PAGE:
The annual allowance was reduced to £50,000 in 2011 and then to £40,000 in 2014. For those caught by the taper, the allowance can go right down to £10,000. The threshold is £110,000—not £150,000, which was the impression that the Chancellor gave at Treasury questions on 21 May. People hit a cliff edge, as hon. Members have highlighted: all of a sudden, they are caught in a system where they are taxed over and over on the same income. It particularly affects consultants, who are paid about £110,000 or more, and full-time GPs.
Those who have been caught out and hit by these bills are now talking to their colleagues. The result is that people are refusing promotion and refusing to take on the extra duties that are required in the NHS, such as becoming an education director, a manager of junior doctors or a clinical lead, because anything that could bring in extra income for extra work could suddenly push them over the threshold. Doctors cannot see in advance whether they will be hit, so they cannot manage things over the year.
Some of the bills that arrive have been absolutely horrendous. The average bill is £18,500, but many are getting towards £100,000. No one has that kind of amount lying around in their bank account, however much they are paid. Even trying to pay the bill has caused terrible problems. People are paying it either from already taxed income or by taking a loan on which they will have to pay interest—or they are using scheme pays, borrowing from their pension pot to pay off their bill and then having to pay the money back at non-commercial rates. That still reduces their final pension pot, because the money has technically not been in it for the same length of time.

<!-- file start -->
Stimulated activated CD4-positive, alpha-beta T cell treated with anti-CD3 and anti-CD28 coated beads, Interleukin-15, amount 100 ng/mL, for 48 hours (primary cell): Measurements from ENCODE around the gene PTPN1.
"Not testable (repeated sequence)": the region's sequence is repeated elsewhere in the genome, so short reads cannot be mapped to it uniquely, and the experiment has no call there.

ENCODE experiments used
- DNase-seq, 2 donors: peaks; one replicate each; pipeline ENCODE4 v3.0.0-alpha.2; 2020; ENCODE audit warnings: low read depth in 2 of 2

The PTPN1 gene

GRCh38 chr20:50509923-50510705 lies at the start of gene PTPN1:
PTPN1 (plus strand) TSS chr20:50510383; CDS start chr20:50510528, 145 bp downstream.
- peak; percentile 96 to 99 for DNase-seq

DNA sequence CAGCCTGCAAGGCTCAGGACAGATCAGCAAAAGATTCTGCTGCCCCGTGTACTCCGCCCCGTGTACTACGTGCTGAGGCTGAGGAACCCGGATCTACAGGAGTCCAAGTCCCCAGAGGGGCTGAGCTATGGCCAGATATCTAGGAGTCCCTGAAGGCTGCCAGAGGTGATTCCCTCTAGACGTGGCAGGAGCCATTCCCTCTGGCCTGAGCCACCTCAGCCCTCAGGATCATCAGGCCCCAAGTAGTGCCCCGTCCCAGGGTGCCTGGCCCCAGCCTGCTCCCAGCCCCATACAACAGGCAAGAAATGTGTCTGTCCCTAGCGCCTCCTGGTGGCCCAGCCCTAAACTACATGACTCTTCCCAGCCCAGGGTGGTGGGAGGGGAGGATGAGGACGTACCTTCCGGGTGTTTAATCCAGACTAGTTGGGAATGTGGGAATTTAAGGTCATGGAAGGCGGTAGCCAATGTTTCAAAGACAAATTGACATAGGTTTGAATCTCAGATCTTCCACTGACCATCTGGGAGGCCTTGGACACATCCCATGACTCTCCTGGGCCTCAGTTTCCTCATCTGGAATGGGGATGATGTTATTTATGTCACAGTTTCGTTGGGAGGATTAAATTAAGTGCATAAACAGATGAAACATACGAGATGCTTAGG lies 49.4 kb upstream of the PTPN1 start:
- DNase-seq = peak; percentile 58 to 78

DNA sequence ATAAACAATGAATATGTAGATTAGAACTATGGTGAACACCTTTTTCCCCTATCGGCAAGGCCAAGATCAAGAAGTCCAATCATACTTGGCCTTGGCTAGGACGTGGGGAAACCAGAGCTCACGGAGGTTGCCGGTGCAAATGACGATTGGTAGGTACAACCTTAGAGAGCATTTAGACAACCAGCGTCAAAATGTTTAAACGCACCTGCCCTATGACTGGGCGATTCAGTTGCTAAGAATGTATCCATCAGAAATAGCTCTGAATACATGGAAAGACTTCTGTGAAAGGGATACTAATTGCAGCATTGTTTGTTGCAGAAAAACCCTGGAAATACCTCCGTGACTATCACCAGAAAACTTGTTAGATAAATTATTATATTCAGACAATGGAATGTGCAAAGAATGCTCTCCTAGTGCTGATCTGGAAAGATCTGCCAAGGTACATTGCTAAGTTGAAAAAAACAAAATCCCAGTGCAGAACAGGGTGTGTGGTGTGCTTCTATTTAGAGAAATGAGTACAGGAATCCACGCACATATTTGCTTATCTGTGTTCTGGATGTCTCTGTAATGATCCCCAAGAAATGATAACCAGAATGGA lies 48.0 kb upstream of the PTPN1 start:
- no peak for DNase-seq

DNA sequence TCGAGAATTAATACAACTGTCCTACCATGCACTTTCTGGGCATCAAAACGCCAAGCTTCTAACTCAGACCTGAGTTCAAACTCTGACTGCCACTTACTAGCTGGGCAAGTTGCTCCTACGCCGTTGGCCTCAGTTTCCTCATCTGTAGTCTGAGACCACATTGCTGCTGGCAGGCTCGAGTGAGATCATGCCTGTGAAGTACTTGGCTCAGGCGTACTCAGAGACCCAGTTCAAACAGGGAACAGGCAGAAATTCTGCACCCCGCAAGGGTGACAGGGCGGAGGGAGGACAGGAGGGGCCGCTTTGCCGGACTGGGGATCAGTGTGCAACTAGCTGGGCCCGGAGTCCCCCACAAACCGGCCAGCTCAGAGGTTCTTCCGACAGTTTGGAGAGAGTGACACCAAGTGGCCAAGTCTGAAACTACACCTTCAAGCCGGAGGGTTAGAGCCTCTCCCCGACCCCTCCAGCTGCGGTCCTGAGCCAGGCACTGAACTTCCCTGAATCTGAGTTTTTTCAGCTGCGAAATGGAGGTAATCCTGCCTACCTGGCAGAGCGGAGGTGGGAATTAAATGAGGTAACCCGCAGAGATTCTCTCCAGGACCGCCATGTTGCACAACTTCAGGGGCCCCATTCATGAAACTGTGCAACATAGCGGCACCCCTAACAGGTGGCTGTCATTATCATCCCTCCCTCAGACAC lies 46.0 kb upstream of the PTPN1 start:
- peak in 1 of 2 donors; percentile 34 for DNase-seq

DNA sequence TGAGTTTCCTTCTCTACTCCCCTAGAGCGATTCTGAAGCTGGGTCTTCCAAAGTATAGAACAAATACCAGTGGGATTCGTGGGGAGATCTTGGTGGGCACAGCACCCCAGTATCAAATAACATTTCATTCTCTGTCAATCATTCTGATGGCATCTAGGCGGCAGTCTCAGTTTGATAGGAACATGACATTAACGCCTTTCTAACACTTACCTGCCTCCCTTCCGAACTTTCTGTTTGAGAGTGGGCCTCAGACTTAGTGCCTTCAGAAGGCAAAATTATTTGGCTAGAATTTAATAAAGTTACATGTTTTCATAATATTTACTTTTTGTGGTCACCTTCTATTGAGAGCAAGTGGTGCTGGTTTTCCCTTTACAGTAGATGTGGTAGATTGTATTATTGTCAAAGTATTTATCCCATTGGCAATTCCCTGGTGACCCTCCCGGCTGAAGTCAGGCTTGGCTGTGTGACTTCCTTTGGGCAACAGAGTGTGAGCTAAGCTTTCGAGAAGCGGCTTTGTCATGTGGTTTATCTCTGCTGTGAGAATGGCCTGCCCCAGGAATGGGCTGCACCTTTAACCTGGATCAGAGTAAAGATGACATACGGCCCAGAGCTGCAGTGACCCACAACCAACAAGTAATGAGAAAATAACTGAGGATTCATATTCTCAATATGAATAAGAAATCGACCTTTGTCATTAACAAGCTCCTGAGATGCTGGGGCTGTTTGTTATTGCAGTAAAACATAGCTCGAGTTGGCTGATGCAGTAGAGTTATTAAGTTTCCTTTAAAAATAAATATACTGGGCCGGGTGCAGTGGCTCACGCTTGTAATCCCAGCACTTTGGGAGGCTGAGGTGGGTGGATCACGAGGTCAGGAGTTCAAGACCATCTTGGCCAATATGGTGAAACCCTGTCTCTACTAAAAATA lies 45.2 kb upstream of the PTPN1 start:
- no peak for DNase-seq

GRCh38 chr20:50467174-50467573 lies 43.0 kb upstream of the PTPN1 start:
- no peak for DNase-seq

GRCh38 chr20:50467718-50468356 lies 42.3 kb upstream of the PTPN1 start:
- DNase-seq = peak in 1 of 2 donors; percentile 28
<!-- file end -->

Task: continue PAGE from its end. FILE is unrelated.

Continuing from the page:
A BMA consultant told me that an actuary has done some modelling and found that the penalties are so severe that somebody who works 48 hours a week and has to borrow money from their pot at the end will have a lower pension than someone who works 24 hours a week.
I thank the hon. Gentleman for securing the debate and for making that point. I have not seen that actuarial working, but it highlights how completely bonkers the scheme is. People are trying not to do anything extra; they are doing everything to stay below the threshold, because once they are over it, they get sucked into a Kafkaesque spiral that pulls them down to ridiculous levels.